While I usually consider myself to be an active practitioner of gratitude, I do sometimes drop off into a rut of complaining, especially since my move. Lately, I have become a complainer. It’s hard to not complain in a time of chaos. After spending hours pouring over ads on Craigslist, the Classifieds, and local resources to find somewhere else to land, I have often thrown up my hands and spewed a litany of complaints. I don’t want to be that person. For years I have made it a habit of reminding myself of the things I am grateful for throughout the day. At the suggestion of a friend, I am going to write it down. I am going to write a gratitude list and post it near the bathroom mirror.
In the spirit of surrender, I am also giving up the need to always be right. I chalk this trait up the controller in me. I just want to be right, who doesn’t? The need to be right impairs my ability to listen. Instead of listening, internally I am shoring up my position. It also prevents me from considering another perspective. My need to be right is ego-driven, and my ego probably needs to take a back seat. I took a writing project to a friend for input. I am listening to his suggestions. Instead of arguing my case I am taking the corrections. Laying down my desire to always be right is painful.
Fifth on my list of things to surrender this year is judging others. I have always considered myself to be reasonably judgeless. I rarely comment on what someone else is wearing or doing. But on introspection, my judgment is not always external. I may not say it, but I have certainly thought it. In my head, I have judged people on the choices they have made. I have smiled and nodded while the internal me is squinting with my arms folded disapprovingly. I have started to remind myself that what someone else is doing or wearing is none of my business and mentally move along.
Sometimes I struggle with envy. I don’t want their things, I want their time and I want their money. I want the time to spend with my family and explore new places. I want the money to do it. Even though those things may be esteemable, to want them is still envy. It forces me to circle back to gratitude. I am grateful for a close relationship with my family. I am grateful for backyard BBQs and trips to each other’s houses during vacations. I will list those among the things I am grateful for on my gratitude list, the one I am keeping next to my bathroom mirror.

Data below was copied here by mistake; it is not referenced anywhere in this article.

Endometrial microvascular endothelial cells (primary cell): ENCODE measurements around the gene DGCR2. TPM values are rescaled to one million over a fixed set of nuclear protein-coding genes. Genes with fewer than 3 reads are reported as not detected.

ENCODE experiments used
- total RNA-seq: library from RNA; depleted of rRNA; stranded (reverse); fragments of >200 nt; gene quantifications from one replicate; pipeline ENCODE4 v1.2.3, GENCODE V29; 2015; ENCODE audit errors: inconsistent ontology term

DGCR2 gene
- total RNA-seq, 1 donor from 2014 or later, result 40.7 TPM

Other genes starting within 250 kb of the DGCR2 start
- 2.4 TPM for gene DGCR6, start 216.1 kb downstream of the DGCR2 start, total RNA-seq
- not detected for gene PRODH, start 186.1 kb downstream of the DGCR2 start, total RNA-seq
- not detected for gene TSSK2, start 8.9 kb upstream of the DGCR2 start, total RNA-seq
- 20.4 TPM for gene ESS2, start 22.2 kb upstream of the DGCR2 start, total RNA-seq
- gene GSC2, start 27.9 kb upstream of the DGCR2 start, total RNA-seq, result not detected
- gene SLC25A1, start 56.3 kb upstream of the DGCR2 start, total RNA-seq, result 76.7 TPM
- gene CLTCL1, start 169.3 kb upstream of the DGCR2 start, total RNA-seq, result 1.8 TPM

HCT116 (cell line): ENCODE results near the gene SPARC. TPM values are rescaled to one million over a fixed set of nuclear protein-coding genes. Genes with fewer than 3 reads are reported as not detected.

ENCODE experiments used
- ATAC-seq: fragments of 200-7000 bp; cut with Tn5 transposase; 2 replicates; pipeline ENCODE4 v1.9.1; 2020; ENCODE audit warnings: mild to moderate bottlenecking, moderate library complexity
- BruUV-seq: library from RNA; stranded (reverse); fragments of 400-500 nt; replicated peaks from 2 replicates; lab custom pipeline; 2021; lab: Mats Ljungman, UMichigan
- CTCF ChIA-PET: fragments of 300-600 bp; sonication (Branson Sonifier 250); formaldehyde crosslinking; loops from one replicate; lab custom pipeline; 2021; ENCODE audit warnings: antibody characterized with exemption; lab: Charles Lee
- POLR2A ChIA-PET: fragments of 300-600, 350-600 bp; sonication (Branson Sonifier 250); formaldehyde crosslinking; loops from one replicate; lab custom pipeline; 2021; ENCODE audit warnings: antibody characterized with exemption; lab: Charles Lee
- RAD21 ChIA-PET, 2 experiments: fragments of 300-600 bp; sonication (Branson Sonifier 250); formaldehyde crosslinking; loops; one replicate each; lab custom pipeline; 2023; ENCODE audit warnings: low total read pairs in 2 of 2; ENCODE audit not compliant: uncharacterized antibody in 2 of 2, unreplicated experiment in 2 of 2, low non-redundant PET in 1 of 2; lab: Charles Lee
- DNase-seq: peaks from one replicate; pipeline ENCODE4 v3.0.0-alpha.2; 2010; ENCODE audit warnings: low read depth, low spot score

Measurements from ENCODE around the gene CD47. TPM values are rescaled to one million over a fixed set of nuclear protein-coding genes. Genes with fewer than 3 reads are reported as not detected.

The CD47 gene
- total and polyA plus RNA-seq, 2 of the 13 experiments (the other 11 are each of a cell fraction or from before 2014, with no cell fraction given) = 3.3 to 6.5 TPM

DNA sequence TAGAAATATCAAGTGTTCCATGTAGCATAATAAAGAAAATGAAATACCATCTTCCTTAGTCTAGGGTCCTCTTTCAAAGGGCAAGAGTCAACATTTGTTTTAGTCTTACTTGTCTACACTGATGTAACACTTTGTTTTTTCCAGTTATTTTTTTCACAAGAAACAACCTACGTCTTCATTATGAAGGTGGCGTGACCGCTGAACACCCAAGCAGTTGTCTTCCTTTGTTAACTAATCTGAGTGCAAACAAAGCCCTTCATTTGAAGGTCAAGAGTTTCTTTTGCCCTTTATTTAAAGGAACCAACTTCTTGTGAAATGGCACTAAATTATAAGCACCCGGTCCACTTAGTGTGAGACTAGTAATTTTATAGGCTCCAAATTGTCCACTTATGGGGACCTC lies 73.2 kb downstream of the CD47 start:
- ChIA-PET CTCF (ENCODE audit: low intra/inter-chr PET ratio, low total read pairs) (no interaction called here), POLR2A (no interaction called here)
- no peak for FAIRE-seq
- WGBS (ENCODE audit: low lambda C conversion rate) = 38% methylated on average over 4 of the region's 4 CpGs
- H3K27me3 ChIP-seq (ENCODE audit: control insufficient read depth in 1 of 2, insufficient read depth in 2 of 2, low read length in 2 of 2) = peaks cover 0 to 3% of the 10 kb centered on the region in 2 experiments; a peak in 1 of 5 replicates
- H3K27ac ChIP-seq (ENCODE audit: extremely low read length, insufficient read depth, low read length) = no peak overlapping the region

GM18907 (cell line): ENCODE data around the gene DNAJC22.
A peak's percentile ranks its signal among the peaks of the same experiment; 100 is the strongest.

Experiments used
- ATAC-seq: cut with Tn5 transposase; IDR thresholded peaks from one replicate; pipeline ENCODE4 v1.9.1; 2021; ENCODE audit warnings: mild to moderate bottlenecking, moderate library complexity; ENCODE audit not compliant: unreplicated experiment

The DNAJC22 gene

The last thing on my list is probably the hardest. I am surrendering my fear. Since moving there has been a lot more fear in my life. Fear of not having a place to park my tiny house. Fear of not being able to find work. Fear of not being able to connect with other people. Fear does not usually cause me paralysis, it causes me to become frantic. I become obsessed with action. So much so that I lose sleep. I’ll wake up 3 am. Instead of going back to sleep I’ll search the Classifieds. Instead of going to see my grandson 60 miles away, I pour over Craigslist looking for a spot to live (which I have already done that day). Seeing my grandson is one of the reasons I moved out to the Seattle area. This is not action, it is reaction. Knowing reaction intensifies my fear, I am taking constructive action instead. Now, I am setting aside an hour to look for a place to live each day, limiting my time to look for work and joining a Bible study to connect with some other ladies in the community. I believe God’s got this and I need to get out of the way.
One definition of insanity is knowingly repeating a self-destructive behavior. It’s time to break the cycle of these habits in my life. I expect minimizing these seven bad habits will have a profound effect on my life. Instead of charging into battle to conquer my resolutions, I am going to lay them down. Especially since what I have been doing, hasn’t been working.
What bad habits are you going to lay down this year? Let me know in the comments. Let’s support each other!